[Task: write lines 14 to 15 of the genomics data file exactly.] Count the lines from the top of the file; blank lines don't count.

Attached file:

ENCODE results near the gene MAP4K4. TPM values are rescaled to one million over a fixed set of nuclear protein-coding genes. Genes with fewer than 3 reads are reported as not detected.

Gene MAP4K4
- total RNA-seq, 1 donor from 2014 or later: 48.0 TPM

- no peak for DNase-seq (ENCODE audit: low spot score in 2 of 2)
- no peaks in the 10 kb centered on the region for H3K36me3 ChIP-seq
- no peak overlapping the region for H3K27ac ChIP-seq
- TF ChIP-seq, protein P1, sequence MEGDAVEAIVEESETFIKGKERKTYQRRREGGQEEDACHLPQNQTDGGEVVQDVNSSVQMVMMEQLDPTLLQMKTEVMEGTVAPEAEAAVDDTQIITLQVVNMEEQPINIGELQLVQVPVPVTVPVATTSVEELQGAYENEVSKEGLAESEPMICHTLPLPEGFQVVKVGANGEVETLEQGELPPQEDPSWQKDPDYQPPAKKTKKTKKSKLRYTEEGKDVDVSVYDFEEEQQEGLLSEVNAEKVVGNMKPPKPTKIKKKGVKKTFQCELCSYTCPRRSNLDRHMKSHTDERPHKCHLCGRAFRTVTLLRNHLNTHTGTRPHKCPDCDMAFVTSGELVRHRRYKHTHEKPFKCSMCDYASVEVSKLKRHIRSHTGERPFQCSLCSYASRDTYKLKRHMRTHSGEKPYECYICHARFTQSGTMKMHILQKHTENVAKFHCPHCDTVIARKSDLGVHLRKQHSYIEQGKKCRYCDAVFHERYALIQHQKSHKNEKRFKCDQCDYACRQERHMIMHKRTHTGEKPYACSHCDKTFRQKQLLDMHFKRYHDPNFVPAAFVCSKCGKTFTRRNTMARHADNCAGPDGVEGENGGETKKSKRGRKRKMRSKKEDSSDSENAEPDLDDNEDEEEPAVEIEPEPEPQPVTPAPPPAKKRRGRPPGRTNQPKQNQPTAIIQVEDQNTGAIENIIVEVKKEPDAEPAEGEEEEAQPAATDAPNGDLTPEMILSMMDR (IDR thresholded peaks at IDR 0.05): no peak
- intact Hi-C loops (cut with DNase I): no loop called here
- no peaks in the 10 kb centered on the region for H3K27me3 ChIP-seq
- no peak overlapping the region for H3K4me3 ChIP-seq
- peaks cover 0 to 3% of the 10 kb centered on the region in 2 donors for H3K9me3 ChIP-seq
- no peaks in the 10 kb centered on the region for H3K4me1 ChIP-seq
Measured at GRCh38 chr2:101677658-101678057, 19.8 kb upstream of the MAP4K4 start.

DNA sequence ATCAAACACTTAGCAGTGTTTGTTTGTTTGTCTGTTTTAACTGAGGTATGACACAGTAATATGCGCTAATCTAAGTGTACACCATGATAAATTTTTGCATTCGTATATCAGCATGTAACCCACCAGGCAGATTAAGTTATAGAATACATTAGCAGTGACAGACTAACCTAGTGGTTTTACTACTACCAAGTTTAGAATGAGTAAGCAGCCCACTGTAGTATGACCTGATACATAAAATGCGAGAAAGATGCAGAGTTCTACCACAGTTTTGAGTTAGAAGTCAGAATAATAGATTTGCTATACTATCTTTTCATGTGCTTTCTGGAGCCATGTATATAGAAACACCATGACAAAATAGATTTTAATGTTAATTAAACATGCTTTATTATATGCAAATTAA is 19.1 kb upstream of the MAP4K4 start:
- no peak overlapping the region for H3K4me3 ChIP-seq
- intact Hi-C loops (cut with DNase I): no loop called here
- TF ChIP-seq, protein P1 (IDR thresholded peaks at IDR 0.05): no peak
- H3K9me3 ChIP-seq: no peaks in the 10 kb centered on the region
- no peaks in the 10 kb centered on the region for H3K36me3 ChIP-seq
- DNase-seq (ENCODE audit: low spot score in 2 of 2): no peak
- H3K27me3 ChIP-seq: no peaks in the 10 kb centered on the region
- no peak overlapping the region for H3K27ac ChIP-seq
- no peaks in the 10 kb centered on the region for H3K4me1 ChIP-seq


DNA sequence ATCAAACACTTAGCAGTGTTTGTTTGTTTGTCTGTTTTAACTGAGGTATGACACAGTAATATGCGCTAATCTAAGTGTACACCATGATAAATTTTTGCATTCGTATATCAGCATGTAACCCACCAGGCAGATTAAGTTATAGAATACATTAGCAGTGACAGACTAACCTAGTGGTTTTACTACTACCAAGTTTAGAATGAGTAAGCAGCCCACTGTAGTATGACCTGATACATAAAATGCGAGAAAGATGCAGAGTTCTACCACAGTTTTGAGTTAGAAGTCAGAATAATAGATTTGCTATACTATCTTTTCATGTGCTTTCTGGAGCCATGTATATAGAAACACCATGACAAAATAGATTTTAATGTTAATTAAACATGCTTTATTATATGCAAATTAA is 19.1 kb upstream of the MAP4K4 start:
- no peak overlapping the region for H3K4me3 ChIP-seq